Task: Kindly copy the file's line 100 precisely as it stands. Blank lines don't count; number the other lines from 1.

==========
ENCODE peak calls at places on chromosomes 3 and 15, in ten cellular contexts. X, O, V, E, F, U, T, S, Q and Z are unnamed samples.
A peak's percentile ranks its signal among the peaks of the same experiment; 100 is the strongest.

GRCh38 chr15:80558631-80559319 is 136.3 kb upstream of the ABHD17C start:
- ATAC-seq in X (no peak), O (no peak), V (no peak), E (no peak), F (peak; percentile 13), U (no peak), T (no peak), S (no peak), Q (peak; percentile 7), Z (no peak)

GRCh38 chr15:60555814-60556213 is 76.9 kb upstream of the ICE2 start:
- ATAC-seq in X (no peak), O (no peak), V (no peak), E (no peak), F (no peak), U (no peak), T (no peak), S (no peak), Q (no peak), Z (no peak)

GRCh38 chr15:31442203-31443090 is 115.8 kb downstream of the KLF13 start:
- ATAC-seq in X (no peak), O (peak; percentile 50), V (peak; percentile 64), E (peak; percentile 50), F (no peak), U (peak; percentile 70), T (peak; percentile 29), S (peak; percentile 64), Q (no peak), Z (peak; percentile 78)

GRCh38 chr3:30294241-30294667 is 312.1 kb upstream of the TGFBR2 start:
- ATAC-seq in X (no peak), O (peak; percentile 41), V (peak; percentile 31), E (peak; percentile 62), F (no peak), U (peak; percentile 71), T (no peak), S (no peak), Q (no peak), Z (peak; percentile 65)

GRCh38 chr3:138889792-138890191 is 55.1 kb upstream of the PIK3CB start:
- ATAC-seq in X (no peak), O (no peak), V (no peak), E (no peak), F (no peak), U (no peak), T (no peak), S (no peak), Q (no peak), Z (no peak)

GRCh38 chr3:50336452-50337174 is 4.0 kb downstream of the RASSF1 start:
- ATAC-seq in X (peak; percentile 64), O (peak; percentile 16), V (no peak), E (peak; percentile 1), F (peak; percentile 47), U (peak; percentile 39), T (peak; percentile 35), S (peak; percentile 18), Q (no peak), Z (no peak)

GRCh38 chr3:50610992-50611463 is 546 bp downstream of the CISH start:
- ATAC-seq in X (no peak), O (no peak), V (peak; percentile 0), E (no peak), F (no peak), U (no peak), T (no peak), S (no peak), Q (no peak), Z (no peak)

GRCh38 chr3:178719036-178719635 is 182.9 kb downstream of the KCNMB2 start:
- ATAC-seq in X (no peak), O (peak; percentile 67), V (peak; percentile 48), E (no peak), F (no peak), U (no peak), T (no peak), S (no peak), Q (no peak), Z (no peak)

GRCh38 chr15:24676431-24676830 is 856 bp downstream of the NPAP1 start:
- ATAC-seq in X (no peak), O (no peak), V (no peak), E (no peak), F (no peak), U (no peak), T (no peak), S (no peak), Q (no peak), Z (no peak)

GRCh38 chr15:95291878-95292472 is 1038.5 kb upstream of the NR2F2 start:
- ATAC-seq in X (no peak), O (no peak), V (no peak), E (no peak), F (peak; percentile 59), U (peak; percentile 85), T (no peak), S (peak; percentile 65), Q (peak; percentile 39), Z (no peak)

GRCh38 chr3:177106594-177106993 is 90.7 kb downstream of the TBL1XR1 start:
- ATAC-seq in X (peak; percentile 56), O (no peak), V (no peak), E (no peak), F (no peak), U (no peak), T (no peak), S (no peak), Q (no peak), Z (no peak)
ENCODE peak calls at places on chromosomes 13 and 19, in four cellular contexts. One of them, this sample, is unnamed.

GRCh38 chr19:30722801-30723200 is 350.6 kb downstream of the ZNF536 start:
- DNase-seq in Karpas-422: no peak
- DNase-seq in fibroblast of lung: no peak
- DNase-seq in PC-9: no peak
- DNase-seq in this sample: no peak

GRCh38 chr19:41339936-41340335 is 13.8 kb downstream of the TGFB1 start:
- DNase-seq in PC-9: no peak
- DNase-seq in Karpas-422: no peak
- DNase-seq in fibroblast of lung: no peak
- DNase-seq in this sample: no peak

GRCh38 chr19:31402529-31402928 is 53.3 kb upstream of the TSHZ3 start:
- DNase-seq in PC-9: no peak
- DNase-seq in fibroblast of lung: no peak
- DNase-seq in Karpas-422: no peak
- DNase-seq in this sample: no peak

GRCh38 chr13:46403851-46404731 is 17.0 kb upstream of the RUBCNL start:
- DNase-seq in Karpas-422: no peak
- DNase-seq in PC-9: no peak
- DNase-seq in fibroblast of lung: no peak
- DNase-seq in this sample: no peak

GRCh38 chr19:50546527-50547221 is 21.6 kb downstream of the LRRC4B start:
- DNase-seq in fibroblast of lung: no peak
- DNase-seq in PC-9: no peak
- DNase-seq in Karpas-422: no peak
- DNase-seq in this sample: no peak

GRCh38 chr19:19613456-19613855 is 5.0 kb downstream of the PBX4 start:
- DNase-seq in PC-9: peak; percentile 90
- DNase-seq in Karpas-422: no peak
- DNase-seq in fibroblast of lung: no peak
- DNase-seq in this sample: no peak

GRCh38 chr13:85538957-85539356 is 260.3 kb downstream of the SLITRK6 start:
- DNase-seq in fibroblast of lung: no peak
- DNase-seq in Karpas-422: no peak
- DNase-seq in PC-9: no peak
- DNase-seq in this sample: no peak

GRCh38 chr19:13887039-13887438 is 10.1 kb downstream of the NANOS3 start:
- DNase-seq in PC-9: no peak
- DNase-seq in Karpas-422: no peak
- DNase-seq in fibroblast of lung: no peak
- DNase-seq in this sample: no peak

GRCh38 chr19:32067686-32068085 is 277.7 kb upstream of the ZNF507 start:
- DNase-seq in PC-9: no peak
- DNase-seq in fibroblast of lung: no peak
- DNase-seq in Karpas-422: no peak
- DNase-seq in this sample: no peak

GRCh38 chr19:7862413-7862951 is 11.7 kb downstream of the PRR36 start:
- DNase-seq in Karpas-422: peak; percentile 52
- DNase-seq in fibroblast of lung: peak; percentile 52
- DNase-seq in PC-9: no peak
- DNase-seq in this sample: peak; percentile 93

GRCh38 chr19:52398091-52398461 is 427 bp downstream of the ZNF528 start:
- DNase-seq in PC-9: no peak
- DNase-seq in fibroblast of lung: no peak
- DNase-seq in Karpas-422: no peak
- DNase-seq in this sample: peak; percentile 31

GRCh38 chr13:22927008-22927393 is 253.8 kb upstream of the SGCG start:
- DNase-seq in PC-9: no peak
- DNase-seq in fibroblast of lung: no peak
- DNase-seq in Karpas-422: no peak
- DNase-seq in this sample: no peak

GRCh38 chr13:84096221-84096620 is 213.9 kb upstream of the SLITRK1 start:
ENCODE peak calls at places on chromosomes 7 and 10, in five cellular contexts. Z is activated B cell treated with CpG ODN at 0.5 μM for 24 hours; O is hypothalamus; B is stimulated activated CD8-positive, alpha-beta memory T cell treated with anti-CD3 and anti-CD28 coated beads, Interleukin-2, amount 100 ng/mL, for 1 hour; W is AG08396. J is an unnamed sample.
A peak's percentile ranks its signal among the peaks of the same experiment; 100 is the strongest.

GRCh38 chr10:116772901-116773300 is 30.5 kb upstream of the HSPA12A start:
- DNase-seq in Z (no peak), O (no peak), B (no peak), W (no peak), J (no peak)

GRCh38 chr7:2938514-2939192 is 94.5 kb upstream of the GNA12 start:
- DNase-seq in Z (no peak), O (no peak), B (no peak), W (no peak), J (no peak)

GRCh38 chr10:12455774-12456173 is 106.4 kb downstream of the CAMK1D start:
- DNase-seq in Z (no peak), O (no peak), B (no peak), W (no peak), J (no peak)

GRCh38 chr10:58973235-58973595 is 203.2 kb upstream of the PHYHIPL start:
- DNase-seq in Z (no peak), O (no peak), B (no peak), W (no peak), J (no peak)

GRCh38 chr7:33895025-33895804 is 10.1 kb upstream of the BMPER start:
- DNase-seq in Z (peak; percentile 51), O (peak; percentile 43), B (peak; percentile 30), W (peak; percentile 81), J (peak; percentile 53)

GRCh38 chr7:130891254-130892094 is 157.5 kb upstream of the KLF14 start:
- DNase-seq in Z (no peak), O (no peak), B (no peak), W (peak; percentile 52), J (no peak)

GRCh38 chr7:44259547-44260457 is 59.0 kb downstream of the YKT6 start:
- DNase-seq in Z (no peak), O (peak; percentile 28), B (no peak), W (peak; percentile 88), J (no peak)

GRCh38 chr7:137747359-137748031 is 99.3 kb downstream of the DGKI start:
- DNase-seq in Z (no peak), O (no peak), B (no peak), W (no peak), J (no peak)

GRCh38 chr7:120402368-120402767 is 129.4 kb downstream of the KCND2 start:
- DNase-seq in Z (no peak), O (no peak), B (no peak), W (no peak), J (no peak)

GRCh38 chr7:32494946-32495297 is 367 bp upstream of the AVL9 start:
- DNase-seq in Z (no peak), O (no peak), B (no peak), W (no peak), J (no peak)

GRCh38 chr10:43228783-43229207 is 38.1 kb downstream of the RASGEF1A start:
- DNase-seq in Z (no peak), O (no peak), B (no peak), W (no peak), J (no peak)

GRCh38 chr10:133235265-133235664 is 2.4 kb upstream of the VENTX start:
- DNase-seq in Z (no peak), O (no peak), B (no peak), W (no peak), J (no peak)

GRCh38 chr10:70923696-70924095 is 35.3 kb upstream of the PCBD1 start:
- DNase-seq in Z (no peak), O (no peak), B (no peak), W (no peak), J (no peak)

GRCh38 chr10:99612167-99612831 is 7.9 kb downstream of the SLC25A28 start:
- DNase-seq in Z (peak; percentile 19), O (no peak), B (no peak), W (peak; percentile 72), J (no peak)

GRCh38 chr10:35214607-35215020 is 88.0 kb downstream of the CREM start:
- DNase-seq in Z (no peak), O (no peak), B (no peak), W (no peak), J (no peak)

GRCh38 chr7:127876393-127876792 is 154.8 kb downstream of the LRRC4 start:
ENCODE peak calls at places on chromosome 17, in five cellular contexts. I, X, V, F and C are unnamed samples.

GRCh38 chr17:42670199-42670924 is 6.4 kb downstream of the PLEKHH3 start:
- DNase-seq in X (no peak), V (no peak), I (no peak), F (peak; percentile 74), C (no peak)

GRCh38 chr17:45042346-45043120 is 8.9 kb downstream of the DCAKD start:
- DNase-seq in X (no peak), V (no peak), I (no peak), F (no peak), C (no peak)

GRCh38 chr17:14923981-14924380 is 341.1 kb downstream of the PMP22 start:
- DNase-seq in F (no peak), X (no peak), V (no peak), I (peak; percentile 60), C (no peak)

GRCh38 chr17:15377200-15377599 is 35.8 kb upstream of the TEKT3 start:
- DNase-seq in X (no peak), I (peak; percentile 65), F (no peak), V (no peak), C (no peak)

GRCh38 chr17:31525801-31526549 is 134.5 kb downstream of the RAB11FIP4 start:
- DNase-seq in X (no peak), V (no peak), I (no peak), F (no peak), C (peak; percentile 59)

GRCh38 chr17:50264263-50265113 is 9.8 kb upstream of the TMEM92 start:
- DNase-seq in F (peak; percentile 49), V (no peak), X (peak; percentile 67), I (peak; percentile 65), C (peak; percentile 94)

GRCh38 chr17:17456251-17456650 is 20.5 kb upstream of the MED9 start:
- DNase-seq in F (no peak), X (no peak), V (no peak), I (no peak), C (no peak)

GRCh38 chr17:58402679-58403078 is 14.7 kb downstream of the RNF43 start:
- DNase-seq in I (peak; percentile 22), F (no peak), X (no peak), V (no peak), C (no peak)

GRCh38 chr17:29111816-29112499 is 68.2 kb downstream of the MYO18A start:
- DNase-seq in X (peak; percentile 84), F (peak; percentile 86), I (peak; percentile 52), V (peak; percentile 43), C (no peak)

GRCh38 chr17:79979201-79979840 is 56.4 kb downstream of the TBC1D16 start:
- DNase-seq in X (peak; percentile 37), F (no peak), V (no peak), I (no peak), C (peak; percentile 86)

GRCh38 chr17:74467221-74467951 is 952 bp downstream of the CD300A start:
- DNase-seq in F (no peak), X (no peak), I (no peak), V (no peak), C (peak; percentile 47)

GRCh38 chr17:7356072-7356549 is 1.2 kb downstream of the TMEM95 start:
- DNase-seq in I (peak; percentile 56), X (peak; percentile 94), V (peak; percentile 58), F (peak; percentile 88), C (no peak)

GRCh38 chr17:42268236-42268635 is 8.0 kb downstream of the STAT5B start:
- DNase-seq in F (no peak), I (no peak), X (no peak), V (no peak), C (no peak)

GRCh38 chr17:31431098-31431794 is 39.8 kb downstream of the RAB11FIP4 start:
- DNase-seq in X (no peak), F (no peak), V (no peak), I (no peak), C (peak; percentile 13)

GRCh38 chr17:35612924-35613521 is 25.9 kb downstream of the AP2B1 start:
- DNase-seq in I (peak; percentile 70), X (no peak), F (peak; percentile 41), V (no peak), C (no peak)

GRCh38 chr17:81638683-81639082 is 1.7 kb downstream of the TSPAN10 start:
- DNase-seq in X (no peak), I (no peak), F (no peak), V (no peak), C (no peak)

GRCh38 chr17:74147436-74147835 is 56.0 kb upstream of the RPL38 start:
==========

- DNase-seq in Z (no peak), O (no peak), B (no peak), W (peak; percentile 52), J (no peak)